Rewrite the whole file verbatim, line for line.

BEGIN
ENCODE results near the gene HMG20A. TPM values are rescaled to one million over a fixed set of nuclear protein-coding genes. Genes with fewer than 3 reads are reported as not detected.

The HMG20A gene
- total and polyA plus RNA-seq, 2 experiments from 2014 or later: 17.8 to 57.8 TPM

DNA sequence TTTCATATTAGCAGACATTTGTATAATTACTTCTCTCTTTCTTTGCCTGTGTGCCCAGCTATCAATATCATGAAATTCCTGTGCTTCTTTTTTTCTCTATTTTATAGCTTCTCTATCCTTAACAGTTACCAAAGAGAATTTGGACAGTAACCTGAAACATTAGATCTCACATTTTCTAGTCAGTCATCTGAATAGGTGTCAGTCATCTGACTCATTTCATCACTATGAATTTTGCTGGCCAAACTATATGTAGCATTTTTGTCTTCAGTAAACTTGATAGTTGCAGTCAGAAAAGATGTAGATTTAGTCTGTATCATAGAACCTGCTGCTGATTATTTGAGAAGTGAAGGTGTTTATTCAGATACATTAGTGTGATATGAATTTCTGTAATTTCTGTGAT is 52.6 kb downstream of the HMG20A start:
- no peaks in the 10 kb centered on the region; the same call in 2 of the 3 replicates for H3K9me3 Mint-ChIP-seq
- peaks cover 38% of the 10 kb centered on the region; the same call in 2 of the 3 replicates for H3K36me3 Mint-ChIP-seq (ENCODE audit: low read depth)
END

ENCODE results near the gene HMG20A. TPM values are rescaled to one million over a fixed set of nuclear protein-coding genes. Genes with fewer than 3 reads are reported as not detected.

The HMG20A gene
- total and polyA plus RNA-seq, 2 experiments from 2014 or later: 17.8 to 57.8 TPM

DNA sequence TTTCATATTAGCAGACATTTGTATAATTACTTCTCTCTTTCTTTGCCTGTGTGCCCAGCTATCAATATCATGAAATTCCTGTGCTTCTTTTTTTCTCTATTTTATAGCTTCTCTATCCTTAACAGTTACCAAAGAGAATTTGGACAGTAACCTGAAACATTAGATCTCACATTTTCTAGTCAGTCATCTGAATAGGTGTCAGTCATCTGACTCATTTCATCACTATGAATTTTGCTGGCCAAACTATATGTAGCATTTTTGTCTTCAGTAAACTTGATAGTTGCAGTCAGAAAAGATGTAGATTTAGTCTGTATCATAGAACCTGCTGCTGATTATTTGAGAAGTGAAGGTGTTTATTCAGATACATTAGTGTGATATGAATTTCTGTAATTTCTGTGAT is 52.6 kb downstream of the HMG20A start:
- no peaks in the 10 kb centered on the region; the same call in 2 of the 3 replicates for H3K9me3 Mint-ChIP-seq
- peaks cover 38% of the 10 kb centered on the region; the same call in 2 of the 3 replicates for H3K36me3 Mint-ChIP-seq (ENCODE audit: low read depth)